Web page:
On 22.08.2011 09:14 Stathis Papaioannou said the following:
On Sat, Aug 20, 2011 at 4:51 AM, Evgenii Rudnyi<use...@rudnyi.ru>
wrote:

In my view, any experiment is based on some assumptions (a world
view). To this end, it would be nice to understand what a world
view would be necessary to state that "the thermostat feels cold".
I guess it is certainly possible to introduce new definitions under
which such a statement would make sense. Yet, someone must first do
it.

Let me give one example. Dick and Natalie are writing a book
"Embryogenesis explained" and in in the first chapter they use an
expression "bacteria can perceive". To understand the meaning of
such a statement I have chosen a ballcock

http://blog.rudnyi.ru/2011/01/perception-feedback-and-qualia.html

It might be also a good example to ask if a toilette with a
ballcock has consciousness or not, I believe that even a nice
example as a thermostat. Yet, if we are back to the discussion
about "bacteria can perceive", then the answer was that yes,
perceive was considered at the level of an automatic door. In the
sense that an automatic door also perceives. Then I have nothing
against, it is matter of a definition.

Maybe the ballcock, automatic door and thermostat have feelings like
you and I do when we experience cold, pain and so on. Sure, they
don't have high level information processing but how do you know
that prevents them having such experiences? There is no test you can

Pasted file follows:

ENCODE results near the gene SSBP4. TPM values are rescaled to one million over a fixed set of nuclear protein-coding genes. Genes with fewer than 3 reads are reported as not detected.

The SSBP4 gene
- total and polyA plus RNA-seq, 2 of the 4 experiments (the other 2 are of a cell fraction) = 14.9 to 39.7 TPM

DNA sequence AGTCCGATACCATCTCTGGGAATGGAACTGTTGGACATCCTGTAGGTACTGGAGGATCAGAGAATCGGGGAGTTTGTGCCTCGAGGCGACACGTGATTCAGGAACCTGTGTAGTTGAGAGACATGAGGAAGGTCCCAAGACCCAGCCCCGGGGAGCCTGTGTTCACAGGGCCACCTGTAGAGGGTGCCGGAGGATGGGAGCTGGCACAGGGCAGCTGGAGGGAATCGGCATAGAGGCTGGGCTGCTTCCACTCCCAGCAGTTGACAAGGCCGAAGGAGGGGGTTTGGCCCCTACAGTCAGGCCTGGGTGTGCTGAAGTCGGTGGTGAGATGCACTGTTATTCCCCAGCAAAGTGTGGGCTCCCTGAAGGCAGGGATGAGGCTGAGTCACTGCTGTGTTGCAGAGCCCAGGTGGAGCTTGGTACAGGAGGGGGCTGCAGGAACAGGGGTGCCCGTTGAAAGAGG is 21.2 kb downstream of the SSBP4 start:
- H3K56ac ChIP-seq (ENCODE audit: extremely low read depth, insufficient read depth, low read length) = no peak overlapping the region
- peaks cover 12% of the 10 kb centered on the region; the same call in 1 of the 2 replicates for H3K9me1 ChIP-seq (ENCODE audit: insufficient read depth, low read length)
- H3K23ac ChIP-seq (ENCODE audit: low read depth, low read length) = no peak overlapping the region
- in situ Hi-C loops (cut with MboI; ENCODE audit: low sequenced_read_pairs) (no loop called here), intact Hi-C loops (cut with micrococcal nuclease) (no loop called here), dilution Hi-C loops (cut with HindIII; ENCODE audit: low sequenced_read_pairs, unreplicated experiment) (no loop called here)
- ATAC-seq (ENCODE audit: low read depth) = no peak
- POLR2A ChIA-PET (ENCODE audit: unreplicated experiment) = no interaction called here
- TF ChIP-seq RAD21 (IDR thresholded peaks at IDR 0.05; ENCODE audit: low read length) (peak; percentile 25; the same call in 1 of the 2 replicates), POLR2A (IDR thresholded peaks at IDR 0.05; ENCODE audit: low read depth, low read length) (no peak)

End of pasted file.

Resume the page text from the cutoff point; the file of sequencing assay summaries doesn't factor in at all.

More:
do, since qualia are necessarily private.

I would agree that we cannot exclude it. After all if we take qualia ontologically, then it is hard to escape panpsychism. Let me quote Gray in this respect (he was not aware of Bruno's theory):

p. 321. "Alternatively, no such new arrangement of the existing laws of physics and chemistry will turn out to be possible. The fundamental laws of physics themselves will need supplementation. It is difficult to see how new fundamental laws could come into play only during biological evolution, or they would not be fundamental. So it is probably inevitable that any theory which seeks to account for consciousness in terms of fundamental physical processes will involve 'panpsychism'. That is to say, it will be a theory in which the elements of conscious experience are to be found pretty well in everything, animate or inanimate, large or small. TO most people this prospect will seem even less palatable that that of consciousness in computers or brain slices. But the state of our ignorance in this daunting field is so profound that we should rule out nothing a priori on the grounds absurdity alone. Bear in mind the absurdity of quantum mechanics!"

The question is here than to develop some theory, that is, to add some new governing equations for qualia in comp, for example that in some processes far from equilibrium good qualia will be maximized.

To this respect, I like a quote from Strugatskii (Monday Begins on Saturday):

"People are only an intermediate chain required by the Nature to achieve the crown of creation, the glass of brandy with a lemon slice."

Well, from the qualia viewpoint, people are also necessary to enjoy that creation but it well might be that required qualia could be produced even without people. It would be a pity but who knows.

Evgenii
--
http://blog.rudnyi.ru

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